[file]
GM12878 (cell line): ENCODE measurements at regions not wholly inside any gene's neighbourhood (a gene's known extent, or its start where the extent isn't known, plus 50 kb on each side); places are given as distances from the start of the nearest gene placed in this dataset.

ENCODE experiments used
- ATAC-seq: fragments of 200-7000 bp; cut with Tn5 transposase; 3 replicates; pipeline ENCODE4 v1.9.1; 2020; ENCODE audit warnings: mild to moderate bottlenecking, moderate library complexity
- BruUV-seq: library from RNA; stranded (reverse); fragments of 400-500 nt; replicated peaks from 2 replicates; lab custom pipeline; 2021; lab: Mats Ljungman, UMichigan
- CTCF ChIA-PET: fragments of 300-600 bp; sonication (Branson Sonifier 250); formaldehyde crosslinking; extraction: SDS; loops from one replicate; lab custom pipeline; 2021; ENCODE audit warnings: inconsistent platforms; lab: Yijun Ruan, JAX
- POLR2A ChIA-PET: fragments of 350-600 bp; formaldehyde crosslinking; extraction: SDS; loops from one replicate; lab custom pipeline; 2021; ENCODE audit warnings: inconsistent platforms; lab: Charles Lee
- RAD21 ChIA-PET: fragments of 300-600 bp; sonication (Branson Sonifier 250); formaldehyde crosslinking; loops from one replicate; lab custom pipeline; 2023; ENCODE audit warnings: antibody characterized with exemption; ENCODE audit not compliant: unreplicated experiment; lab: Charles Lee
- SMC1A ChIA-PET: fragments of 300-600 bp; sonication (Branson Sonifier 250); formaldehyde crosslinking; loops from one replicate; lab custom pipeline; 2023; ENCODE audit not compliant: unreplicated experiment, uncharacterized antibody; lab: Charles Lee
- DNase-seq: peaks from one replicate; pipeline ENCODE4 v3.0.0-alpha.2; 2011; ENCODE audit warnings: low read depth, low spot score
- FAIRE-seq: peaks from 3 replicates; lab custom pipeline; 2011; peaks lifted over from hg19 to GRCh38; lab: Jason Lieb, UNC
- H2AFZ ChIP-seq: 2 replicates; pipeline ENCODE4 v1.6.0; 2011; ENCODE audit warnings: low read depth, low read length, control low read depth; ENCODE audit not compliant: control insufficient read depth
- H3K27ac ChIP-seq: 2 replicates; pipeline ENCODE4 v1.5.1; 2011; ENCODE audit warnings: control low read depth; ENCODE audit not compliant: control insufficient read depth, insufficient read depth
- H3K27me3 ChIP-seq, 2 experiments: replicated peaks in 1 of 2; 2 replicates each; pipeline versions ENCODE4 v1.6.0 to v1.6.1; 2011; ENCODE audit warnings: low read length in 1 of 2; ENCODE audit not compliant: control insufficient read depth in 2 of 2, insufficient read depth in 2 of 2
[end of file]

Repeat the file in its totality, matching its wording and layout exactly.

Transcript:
GM12878 (cell line): ENCODE measurements at regions not wholly inside any gene's neighbourhood (a gene's known extent, or its start where the extent isn't known, plus 50 kb on each side); places are given as distances from the start of the nearest gene placed in this dataset.

ENCODE experiments used
- ATAC-seq: fragments of 200-7000 bp; cut with Tn5 transposase; 3 replicates; pipeline ENCODE4 v1.9.1; 2020; ENCODE audit warnings: mild to moderate bottlenecking, moderate library complexity
- BruUV-seq: library from RNA; stranded (reverse); fragments of 400-500 nt; replicated peaks from 2 replicates; lab custom pipeline; 2021; lab: Mats Ljungman, UMichigan
- CTCF ChIA-PET: fragments of 300-600 bp; sonication (Branson Sonifier 250); formaldehyde crosslinking; extraction: SDS; loops from one replicate; lab custom pipeline; 2021; ENCODE audit warnings: inconsistent platforms; lab: Yijun Ruan, JAX
- POLR2A ChIA-PET: fragments of 350-600 bp; formaldehyde crosslinking; extraction: SDS; loops from one replicate; lab custom pipeline; 2021; ENCODE audit warnings: inconsistent platforms; lab: Charles Lee
- RAD21 ChIA-PET: fragments of 300-600 bp; sonication (Branson Sonifier 250); formaldehyde crosslinking; loops from one replicate; lab custom pipeline; 2023; ENCODE audit warnings: antibody characterized with exemption; ENCODE audit not compliant: unreplicated experiment; lab: Charles Lee
- SMC1A ChIA-PET: fragments of 300-600 bp; sonication (Branson Sonifier 250); formaldehyde crosslinking; loops from one replicate; lab custom pipeline; 2023; ENCODE audit not compliant: unreplicated experiment, uncharacterized antibody; lab: Charles Lee
- DNase-seq: peaks from one replicate; pipeline ENCODE4 v3.0.0-alpha.2; 2011; ENCODE audit warnings: low read depth, low spot score
- FAIRE-seq: peaks from 3 replicates; lab custom pipeline; 2011; peaks lifted over from hg19 to GRCh38; lab: Jason Lieb, UNC
- H2AFZ ChIP-seq: 2 replicates; pipeline ENCODE4 v1.6.0; 2011; ENCODE audit warnings: low read depth, low read length, control low read depth; ENCODE audit not compliant: control insufficient read depth
- H3K27ac ChIP-seq: 2 replicates; pipeline ENCODE4 v1.5.1; 2011; ENCODE audit warnings: control low read depth; ENCODE audit not compliant: control insufficient read depth, insufficient read depth
- H3K27me3 ChIP-seq, 2 experiments: replicated peaks in 1 of 2; 2 replicates each; pipeline versions ENCODE4 v1.6.0 to v1.6.1; 2011; ENCODE audit warnings: low read length in 1 of 2; ENCODE audit not compliant: control insufficient read depth in 2 of 2, insufficient read depth in 2 of 2